In 1861, the House and Senate expelled a combined total of 14 members for taking part in Southern secessionist efforts or supporting the Confederacy.
None of the House and Senate motions to expel the 14 members cited their attitude toward Lincoln's election, which — since the men were attempting to secede from the Union — was of little relevance anyway. Comparisons with present-day political events were therefore stretched.
In December 2020, 126 Republican members of the U.S. House of Representatives signed on to an effort led by Texas Attorney General Ken Paxton to persuade the U.S. Supreme Court to suspend the certification of electoral college votes in four states where President-elect Joe Biden won — Georgia, Michigan, Pennsylvania, and Wisconsin.
The Supreme Court declined to hear the case, marking the latest in a series of defeats for Republicans, supporters of outgoing President Donald Trump, and Trump’s own campaign, which had sought to overturn Biden’s victory through various state and federal courts, citing baseless claims of widespread and decisive electoral fraud.
Despite the defeat of the Texas lawsuit, the fact that most Republican House members — including Minority Leader Kevin McCarthy and Minority Whip Steve Scalise — joined in the legally dubious effort to overturn the result of the election prompted outrage among some Democrats.
U.S. Rep. Bill Pascrell, D-New Jersey, went so far as to call on the House to refuse to seat those 126 Republicans when the next Congress convenes in January 2021. On Dec. 11, he accused that cohort of having acted to “tear the United States government apart” and cited Section 3 of the 14th Amendment, a Civil War-era prohibition on holding public office by anyone who has “engaged in insurrection or rebellion” against the U.S. constitution.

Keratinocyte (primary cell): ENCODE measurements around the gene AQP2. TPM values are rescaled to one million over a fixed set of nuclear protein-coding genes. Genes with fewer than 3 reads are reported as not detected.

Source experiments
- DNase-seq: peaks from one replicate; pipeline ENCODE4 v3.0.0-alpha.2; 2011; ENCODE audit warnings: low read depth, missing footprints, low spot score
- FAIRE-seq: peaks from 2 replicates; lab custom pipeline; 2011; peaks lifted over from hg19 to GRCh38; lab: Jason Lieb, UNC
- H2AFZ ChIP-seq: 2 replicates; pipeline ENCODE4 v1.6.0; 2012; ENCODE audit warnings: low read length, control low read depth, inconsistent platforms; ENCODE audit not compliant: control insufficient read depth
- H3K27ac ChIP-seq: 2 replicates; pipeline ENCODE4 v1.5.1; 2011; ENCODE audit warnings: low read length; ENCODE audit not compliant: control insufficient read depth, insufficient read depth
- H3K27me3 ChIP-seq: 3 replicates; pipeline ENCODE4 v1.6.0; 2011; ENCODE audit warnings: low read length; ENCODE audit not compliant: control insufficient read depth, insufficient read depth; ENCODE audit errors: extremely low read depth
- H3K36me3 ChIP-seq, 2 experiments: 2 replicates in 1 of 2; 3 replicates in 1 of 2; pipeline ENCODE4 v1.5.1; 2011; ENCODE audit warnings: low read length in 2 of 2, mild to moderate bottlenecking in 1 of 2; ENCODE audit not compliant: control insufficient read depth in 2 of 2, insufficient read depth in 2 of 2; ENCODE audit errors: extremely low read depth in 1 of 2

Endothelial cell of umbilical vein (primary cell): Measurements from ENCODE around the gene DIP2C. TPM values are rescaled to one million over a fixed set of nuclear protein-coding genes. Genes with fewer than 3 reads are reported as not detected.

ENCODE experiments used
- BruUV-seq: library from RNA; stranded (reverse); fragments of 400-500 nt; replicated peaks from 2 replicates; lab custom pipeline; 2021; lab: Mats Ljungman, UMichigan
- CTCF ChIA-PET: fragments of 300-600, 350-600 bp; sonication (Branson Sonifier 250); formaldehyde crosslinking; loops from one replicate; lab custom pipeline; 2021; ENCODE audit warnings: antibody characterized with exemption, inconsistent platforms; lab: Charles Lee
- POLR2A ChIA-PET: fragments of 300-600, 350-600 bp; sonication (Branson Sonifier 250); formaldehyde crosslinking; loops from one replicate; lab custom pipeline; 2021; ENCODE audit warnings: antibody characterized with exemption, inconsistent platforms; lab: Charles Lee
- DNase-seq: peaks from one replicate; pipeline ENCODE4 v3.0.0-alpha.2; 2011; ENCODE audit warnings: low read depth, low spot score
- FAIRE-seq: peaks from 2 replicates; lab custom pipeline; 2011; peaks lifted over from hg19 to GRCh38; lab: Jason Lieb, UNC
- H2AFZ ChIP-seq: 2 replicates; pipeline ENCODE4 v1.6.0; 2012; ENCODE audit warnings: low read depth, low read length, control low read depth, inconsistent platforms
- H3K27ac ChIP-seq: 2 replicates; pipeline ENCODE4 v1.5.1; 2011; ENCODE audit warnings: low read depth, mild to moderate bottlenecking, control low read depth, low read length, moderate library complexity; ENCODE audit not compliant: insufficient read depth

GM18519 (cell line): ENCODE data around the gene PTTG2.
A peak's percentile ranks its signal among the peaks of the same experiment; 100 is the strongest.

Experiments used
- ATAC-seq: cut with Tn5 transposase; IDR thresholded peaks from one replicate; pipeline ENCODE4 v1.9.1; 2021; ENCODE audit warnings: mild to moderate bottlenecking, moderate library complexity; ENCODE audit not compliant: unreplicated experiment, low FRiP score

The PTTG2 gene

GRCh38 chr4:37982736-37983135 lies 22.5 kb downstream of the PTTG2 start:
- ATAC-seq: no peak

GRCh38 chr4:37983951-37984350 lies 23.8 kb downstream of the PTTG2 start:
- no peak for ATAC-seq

Against that background, University of Oklahoma Professor Keith Gaddie published a viral tweet that highlighted what he presented as a historical parallel and precedent for refusing to seat would-be members of Congress:
“As we play the Aliens & Seditions Game in Congress, a fun note: In 1861, 11 senators and 3 representatives were expelled for supporting the Confederacy and not acknowledging Lincoln’s legitimate election. Have a good Friday.”
Gaddie’s tweet was shared widely on Twitter as well as on Facebook, where users posted screenshots of it (as shown below), although Gaddie later deleted the tweet for reasons that are not clear.
There was a significant degree of truth to Gaddie’s claims. Exactly three members of the House and 11 Senators were indeed expelled from those chambers in 1861. All of them had joined or supported the Confederacy as Gaddie claimed. However, the contention that they had been expelled for “not acknowledging Lincoln’s election” was misleading.
The group of 14 were engaged in an effort by several Southern states to secede entirely from the Union, so the legitimacy of Lincoln’s victory in the 1860 election was neither here nor there. As such, House and Senate motions calling for their expulsions made no mention of their purported attitude towards Lincoln’s election but did indeed cite their participation in, and support for the Confederacy, as the reason for their expulsions.
The three House members expelled in 1861 were: John Bullock Clark and John Reid of Missouri; and Henry Burnett of Kentucky. Burnett was expelled in December 1861 because of a motion that alleged he was “in open rebellion against the government of the United States.” Clark was expelled in July, for having “held a commission in the Home Guard of Missouri” (a pro-Confederacy militia) and for fighting with the Confederates at the Battle of Boonville. Reid was also expelled in December for “having taken up arms against the government of the United States.”
In July 1861, 10 secessionist Senate members were expelled for being “engaged in a conspiracy for the destruction of the Union and Government.” They were: James Mason and Robert Hunter of Virginia; Thomas Clingman and Thomas Bragg of North Carolina; James Chesnut of South Carolina; Alfred Nicholson of Tennessee; William Sebastian and Charles Mitchel of Arkansas; John Hemphill and Louis Wigfall of Texas.
In December, John Breckenridge of Kentucky was expelled because of a motion that declared he had “joined the enemies of his country and is now in arms against the government he had sworn to support.” Before Lincoln’s election in 1860, Breckenridge had been vice president under James Buchanan, and went on to become a brigadier-general in the Confederate army.